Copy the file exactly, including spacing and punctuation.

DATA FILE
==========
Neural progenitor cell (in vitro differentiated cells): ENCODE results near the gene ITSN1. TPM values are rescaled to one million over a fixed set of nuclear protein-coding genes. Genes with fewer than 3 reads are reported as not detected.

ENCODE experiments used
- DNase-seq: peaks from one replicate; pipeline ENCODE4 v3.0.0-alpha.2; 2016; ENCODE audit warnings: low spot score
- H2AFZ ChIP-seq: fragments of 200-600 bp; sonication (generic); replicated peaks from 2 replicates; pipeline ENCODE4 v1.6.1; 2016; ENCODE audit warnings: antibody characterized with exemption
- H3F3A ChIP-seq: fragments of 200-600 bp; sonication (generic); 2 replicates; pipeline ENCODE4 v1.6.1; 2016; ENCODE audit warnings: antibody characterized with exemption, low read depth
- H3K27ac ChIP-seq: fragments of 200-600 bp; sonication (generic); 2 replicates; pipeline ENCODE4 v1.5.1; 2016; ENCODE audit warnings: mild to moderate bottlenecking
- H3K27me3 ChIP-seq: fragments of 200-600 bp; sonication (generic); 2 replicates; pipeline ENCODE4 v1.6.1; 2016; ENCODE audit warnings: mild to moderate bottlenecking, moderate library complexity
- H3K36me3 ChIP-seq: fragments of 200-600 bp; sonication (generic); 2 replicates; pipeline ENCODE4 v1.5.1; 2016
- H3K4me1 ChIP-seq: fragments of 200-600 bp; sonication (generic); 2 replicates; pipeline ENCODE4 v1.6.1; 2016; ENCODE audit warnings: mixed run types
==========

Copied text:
Neural progenitor cell (in vitro differentiated cells): ENCODE results near the gene ITSN1. TPM values are rescaled to one million over a fixed set of nuclear protein-coding genes. Genes with fewer than 3 reads are reported as not detected.

ENCODE experiments used
- DNase-seq: peaks from one replicate; pipeline ENCODE4 v3.0.0-alpha.2; 2016; ENCODE audit warnings: low spot score
- H2AFZ ChIP-seq: fragments of 200-600 bp; sonication (generic); replicated peaks from 2 replicates; pipeline ENCODE4 v1.6.1; 2016; ENCODE audit warnings: antibody characterized with exemption
- H3F3A ChIP-seq: fragments of 200-600 bp; sonication (generic); 2 replicates; pipeline ENCODE4 v1.6.1; 2016; ENCODE audit warnings: antibody characterized with exemption, low read depth
- H3K27ac ChIP-seq: fragments of 200-600 bp; sonication (generic); 2 replicates; pipeline ENCODE4 v1.5.1; 2016; ENCODE audit warnings: mild to moderate bottlenecking
- H3K27me3 ChIP-seq: fragments of 200-600 bp; sonication (generic); 2 replicates; pipeline ENCODE4 v1.6.1; 2016; ENCODE audit warnings: mild to moderate bottlenecking, moderate library complexity
- H3K36me3 ChIP-seq: fragments of 200-600 bp; sonication (generic); 2 replicates; pipeline ENCODE4 v1.5.1; 2016
- H3K4me1 ChIP-seq: fragments of 200-600 bp; sonication (generic); 2 replicates; pipeline ENCODE4 v1.6.1; 2016; ENCODE audit warnings: mixed run types